With the seasons changing, Mother Nature starts winding down for winter. Although people must maintain their normal course, even we sometimes follow suit. For example, during the holidays, most of us put everyday concerns on the backburner.
In case you haven’t noticed, this slows the news cycle down quite a bit. Consequently, content with a more personal tone has a way of taking over the headlines. And among those human interest stories are tributes to prominent figures that have departed over the past year. In a similar vein, I thought it to might be good to commemorate products that are no longer with us but remain close in our hearts:
• Wacky Packages – In the 1970’s, Wacky Packages (en.wikipedia.org/wiki/Wacky_Packages) were stickers that spoofed popular brands at the time. Parodied trademarks included “Mess Clairol” instead of “Miss Clairol”, “Bald” for “Bold” detergent, and “Cheapios” for Cheerios. Although the classics are gone, you can get some current versions here: https://bit.ly/2ZMggxC.
• Funny Face Drink Mix – Although there is only one big player left in kid’s drink mixes, Funny Face was a brand from another era that once stood toe to toe with Kool Aid. As a child, I was very favorably disposed toward this option. On top of one packet making two whole quarts, each flavor featured a cartoon character like Goofy Grape and Lefty Lemon. While two quarts doesn’t sound like anything in this super-sized world, it seemed like a lot at the time. Although they probably tasted about the same, it could be argued that the illusion of choice beats no choice at all! To jog the memory banks, find out more here: http://theimaginaryworld.com/ffpac.html.
• Generics – With stagflation, shortages, and an all-around sense of malaise, expectations in the 1970’s were so stunted that even pretty packaging ended up on the chopping block! As a result, by the late 70’s, one could find sections of supermarkets dedicated to what were called “Generics”. Unlike private label items, generic products featured stark black-and-white packaging that listed the name of the product and little else. At the time, the idea was that the defrayed cost of logos, colors, and graphics could be passed on to the customer. With contents every bit as lackluster as the container, this fad ended up being fairly short lived. If you didn’t live during those glory days, here is where you can find out more: http://gbnfgroceries.blogspot.com/2014/01/from-misc-foods-aisle-generic-brands.html.
• Cajun Spice Ruffles – With chefs like Paul Prudhomme and Justin Wilson popularizing Louisiana cuisine in the 1980’s, the clamoring for Cajun flavors reached such a fever pitch that even snack food couldn’t escape its grasp! Cajun Spice Ruffles were one outcome. In fact, the commercials for this product featured none other than Justin Wilson: (https://www.youtube.com/watch?v=yGMBjWLUo9Q). Although these snacks wouldn’t bring Cajun standbys like jambalaya to mind, they were pretty good!
• Jell-O Pudding Pops – Another mainstay of the 1980’s were Jell-O pudding pops. As you might guess, they were comprised of frozen pudding rather than ice cream. By getting the best of every world, they were so good that they became mega-sellers in their day. Even into the 1990’s, they remained a mainstay in many homes. However, as fast as its rise was, it was pulled from store shelves even more quickly. Practically overnight, they were gone. Although Popsicle reintroduced the concept, they never quite duplicated the original and they were discontinued a few years ago.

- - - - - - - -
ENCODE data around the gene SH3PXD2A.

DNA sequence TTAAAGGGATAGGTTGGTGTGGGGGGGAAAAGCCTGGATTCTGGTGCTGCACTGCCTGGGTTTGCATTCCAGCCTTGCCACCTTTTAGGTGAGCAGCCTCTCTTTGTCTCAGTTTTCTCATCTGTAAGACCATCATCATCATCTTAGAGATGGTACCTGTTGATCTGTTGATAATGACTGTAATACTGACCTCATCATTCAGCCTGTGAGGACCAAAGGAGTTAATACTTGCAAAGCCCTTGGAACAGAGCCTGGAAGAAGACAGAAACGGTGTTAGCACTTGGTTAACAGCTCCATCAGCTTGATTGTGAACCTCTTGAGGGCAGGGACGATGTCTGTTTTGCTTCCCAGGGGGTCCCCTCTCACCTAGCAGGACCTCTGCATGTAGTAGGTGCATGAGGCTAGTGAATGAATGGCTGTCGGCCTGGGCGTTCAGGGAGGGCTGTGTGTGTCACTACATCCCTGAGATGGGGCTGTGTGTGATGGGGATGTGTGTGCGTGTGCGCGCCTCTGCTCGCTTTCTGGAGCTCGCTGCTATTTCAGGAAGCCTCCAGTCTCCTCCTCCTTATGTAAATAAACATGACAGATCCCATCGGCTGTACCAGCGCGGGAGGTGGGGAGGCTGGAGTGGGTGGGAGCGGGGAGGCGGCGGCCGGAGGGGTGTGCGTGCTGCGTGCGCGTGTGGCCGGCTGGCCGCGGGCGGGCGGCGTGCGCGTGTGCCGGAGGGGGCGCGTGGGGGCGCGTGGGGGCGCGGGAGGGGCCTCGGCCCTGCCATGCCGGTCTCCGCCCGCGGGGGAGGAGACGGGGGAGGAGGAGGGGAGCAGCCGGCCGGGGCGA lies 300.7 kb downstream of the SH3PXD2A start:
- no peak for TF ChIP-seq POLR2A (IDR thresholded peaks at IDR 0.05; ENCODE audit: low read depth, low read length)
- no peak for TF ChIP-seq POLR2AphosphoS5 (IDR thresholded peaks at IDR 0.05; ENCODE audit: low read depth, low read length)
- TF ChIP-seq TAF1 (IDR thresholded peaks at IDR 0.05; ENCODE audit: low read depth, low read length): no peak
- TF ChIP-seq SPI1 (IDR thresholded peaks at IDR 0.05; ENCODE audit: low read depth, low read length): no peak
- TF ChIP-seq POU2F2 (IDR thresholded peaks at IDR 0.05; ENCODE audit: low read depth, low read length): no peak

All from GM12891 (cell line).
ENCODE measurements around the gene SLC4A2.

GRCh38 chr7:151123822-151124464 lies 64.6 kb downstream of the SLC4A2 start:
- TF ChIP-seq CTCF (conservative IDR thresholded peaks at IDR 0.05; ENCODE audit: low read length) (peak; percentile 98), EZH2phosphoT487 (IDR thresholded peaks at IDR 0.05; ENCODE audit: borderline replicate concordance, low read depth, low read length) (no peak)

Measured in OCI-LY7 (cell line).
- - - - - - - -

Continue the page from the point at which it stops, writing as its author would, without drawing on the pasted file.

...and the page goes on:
• Vanilla Cream Pop Tarts – Since my friends are probably tired of hearing me wax rhapsodic about them, you now get to benefit from their fatigue. For me, this is the absolute best pop tart flavor ever. In case you doubt, Google “Vanilla Cream Pop Tarts” and you will find many people of like mind. Of course, being as excellent as they were, Kellogg’s naturally discontinued them in 2009. Although they were temporarily brought back in 2014 to commemorate Pop Tart’s 50th anniversary, this proved fleeting. However, like Linus awaiting the Great Pumpkin, I believe they will one day return.
• Mystic Mints –Although I never actually got around to eating one, I have it on good word (my wife’s) that Mystic Mints were in a class by themselves. With a tender cookie interior that was coated in ganache and flavored with just the right amount of mint, no other cookie came close. Like vanilla cream Pop Tarts, there are a lot of people online who agree. If you would like to sign a petition, go here: https://www.facebook.com/Nabisco-Please-bring-back-Mystic-Mints-148409508541819/.
While some discontinued products (Generics?) may have deserved their fate, I thought I would share a few that probably deserve a second chance. And if they don’t come back, we can still keep them in our thoughts.
If you have recollections of other great (but gone) brands, please visit and "Like" our Facebook site (Click www.facebook.com/LubbockSavvyShopper or log on to Facebook and enter “Lubbock Savvy Shopper” in the search tool) or write us at SavvyShopperLubbock@gmail.com and let us know your thoughts. To stay abreast of developments, follow us on Twitter to get updates: https://twitter.com/LbbSavvyShopper. Don’t miss out!
SEAN FIELDS is the A-J’s Savvy Shopper. Read his columns Sundays and Wednesdays. Email him at SavvyShopperLubbock@gmail.com, like his Facebook page at Facebook.com/LubbockSavvyShopper, or see previous columns and deals at lubbockonline.com/savvy-shopper.
This article originally appeared on Lubbock Avalanche-Journal: Fields: Products that are no longer with us, but are close at heart